PenaltyPalooza Part I: Pete Carrol’s Penalty History

the soccer stadium with the bright lights
This short series will explore the much-discussed penalty situation for the Seahawks. Seattle has the second-most penalties in the NFL this year. Is it the coaching? Specific players? Just how harmful has this been? Are there any signs of improvement? All of these questions will addressed, and more.

Pete Carroll is quintessential California. He’s Marin County born and bread, and reminds me a lot of a boss I once had who was born there as well. I used to joke that my boss saw the glass as four-fifths full instead of just half-full. Carroll shares that reputation as seeing even the most dire situation as glimmering with hope. That sort of reputation has fueled the belief that the Seahawks penalty binge this season is a result of Carroll’s easygoing approach. Either he runs an undisciplined practice or is unwilling to go negative when the team is not executing properly, or at least that’s what some believe. Others point to the youth and inexperience of this roster as being the primary cause of the penalty problem.

If Carroll, and his approach to coaching, is the root cause, it should be pretty easy to identify a pattern of penalty problems in his coaching history.

Carroll’s 2010 Seahawks team ranked 19th in the NFL in penalties. Not a stellar performance, but in the middle-third of the NFL. That, alone, seems to take a lot of air out of the argument that the terrible penalty problem this season is solely due to Carroll. Scott Enyeart provided Carroll’s USC penalty history to add some more color. His teams finished in the bottom half of the Pac-10 in each of his last five seasons. You could add the two years of Seahawks into that and make it a streak of seven straight seasons finishing in the bottom half of the league in penalties. Then again, his first four seasons at USC were stellar. What changed after 2004?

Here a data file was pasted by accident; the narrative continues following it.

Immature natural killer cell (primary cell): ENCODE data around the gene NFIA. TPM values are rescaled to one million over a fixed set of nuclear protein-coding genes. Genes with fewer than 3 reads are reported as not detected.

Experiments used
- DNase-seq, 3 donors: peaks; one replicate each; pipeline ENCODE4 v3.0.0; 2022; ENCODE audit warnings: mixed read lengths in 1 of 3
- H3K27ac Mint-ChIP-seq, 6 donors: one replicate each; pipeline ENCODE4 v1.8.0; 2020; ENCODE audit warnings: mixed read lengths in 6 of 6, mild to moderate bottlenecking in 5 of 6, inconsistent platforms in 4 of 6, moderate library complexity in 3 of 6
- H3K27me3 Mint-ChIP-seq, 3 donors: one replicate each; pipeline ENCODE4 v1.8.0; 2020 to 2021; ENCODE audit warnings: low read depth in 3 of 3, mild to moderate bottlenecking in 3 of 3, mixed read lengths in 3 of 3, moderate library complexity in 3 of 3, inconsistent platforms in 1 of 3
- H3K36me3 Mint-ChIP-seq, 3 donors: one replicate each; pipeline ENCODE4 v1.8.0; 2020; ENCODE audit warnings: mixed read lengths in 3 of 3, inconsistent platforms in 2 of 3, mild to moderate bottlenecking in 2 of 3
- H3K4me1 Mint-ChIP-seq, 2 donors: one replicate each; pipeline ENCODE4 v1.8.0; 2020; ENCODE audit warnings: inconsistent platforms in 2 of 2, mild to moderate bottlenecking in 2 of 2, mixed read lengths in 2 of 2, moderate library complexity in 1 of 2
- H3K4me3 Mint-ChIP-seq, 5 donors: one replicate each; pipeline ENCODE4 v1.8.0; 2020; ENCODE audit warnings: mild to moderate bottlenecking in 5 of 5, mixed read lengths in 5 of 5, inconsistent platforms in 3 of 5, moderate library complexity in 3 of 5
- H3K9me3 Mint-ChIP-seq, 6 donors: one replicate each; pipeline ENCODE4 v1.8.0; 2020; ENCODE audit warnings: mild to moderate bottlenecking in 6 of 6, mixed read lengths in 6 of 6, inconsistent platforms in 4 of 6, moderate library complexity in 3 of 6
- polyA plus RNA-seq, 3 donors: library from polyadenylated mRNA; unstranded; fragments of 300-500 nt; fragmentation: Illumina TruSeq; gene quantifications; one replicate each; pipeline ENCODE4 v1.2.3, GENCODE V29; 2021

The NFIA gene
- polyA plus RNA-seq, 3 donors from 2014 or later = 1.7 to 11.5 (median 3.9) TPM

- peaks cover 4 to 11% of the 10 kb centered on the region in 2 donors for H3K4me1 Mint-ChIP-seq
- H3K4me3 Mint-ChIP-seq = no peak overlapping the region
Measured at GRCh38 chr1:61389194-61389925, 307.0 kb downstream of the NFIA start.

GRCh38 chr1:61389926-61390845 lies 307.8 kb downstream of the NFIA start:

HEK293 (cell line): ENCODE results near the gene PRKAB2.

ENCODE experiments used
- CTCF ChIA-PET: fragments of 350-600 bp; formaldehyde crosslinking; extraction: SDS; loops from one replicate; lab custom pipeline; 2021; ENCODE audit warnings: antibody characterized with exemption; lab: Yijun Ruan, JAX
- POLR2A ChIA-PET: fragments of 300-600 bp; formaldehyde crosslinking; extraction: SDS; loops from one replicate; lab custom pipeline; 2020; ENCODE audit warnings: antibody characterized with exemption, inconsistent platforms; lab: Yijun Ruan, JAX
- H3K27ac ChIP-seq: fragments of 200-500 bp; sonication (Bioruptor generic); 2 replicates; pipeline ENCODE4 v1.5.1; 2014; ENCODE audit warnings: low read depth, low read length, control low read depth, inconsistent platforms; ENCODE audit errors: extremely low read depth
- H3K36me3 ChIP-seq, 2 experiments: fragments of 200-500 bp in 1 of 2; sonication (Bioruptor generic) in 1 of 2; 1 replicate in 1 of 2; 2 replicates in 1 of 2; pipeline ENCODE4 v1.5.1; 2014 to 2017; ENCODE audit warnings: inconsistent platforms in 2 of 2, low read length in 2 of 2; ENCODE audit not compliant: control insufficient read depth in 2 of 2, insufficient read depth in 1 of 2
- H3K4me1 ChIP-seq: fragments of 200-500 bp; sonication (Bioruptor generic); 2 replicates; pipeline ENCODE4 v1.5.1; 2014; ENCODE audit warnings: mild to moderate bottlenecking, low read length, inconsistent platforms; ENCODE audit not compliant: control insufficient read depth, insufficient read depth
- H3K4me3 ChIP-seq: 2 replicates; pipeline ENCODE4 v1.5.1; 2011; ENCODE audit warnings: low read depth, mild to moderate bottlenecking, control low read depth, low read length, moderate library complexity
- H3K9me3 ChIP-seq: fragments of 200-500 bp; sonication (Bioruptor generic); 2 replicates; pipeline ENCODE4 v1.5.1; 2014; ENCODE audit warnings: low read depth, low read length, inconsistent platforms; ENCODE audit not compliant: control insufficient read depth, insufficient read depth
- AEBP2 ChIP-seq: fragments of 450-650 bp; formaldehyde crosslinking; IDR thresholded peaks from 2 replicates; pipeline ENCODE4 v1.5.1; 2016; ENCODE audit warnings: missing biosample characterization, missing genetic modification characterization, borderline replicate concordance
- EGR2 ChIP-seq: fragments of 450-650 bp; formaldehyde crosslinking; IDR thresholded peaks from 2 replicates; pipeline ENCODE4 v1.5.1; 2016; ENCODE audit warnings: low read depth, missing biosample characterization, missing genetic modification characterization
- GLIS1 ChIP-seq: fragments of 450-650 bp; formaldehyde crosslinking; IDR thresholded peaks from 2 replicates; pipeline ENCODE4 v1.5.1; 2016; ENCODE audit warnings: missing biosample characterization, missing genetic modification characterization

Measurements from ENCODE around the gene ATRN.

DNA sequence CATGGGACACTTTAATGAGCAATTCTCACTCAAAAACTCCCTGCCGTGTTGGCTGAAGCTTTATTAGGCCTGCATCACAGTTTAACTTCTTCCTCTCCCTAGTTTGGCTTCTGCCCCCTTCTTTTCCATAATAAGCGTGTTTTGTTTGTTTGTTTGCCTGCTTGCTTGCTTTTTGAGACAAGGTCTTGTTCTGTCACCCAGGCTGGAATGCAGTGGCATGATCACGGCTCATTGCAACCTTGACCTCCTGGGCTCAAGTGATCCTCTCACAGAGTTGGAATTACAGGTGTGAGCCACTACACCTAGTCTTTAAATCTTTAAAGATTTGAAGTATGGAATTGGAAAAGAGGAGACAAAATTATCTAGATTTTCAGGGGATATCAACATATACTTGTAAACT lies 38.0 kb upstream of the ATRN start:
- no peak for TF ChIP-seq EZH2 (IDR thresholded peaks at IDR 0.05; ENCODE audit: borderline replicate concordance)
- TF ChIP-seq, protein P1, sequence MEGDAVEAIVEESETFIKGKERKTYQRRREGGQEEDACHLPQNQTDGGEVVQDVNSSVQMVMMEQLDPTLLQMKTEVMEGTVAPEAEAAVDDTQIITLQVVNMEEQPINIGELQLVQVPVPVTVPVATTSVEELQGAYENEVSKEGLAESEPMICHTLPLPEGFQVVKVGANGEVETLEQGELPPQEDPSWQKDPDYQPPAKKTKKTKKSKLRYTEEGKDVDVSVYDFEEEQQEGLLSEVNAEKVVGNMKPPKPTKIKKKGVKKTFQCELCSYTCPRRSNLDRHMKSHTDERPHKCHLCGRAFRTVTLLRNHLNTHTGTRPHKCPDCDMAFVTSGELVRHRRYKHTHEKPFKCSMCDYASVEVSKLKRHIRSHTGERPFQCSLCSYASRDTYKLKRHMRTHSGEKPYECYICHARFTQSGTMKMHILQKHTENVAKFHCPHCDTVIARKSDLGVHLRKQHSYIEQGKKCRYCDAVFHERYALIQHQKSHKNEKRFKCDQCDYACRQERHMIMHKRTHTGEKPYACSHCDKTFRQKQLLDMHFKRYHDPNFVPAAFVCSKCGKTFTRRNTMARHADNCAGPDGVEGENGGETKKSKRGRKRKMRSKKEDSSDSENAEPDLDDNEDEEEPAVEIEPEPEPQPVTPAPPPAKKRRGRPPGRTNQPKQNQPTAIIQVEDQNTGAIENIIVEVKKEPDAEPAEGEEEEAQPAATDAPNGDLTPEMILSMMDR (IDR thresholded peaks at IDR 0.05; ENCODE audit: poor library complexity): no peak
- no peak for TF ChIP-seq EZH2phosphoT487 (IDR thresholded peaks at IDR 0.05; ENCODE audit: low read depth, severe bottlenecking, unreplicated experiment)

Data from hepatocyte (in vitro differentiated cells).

Enyeart mentioned that Offensive Coordinator Norm Chow and Defensive Line Coach Ed Orgeron took other jobs after the 2004 season. If the head coach is the general, the coordinators are lieutenants and the position coaches are sergeants. The general sets the direction and paints the objective, the lieutenants and sergeants are responsible for getting the troops prepared and executing the plan. Obviously, the head coach is responsible for picking his staff, but the staff has a bigger impact on how the players perform each week than the head coach.

Look at it another way. Carroll inherited the roster Jim Mora Jr. had in 2009. Mora Jr. ran a very different show. His training camp was considered one of the most grueling in the league, and he was far from a sunny disposition. His 2009 Seahawks ranked 18th in penalties, only one spot better than Carroll in 2010. Mike Holmgren had many of the same players in 2008 and ranked 10th. Holmgren might be the best evidence against Carroll. His team ranked 1st in 2007, 15th in 2006, 1st in 2005, 1st in 2004, 4th in 2003. That’s not a coincidence.

Note that things did not get markedly better at USC when Lane Kiffin replaced Carroll as the Trojans ranked 8th last season. Enyeart notes that Orgeron was back last season as well. The Trojans are now back to 1st.

The evidence suggests that the head coach absolutely effects the penalty situation for his team, but there is no credence to the theory that Carroll’s philosophy is incompatible with fielding a disciplined team. It may be true that Carroll requires a certain type of staff to counterbalance his style, but not many people would argue Tom Cable is a big softy. His offensive line is among the most penalized in the league, and is also the least experienced and youngest. Being a hard-ass does not make a team disciplined. Holding people accountable and sweating the details does. Carroll needs to take a hard look at his history to find the truth of what has worked and what has not. He has success to draw on, but needs to face the issue and make it a priority. It’s no longer funny to talk about fining guys in practice and other guys winning the “penalty pool.” Blaming him for the penalty problem this season would be clumsy and simplistic, but a lack of improvement from here on out would be an indictment on him and his staff.

In the next few parts of this series, we will see evidence that the coaching staff may be making strides even if the overall penalty numbers don’t show it.  We will also look at who is committing the penalties to determine if it really is the young players or is more systemic.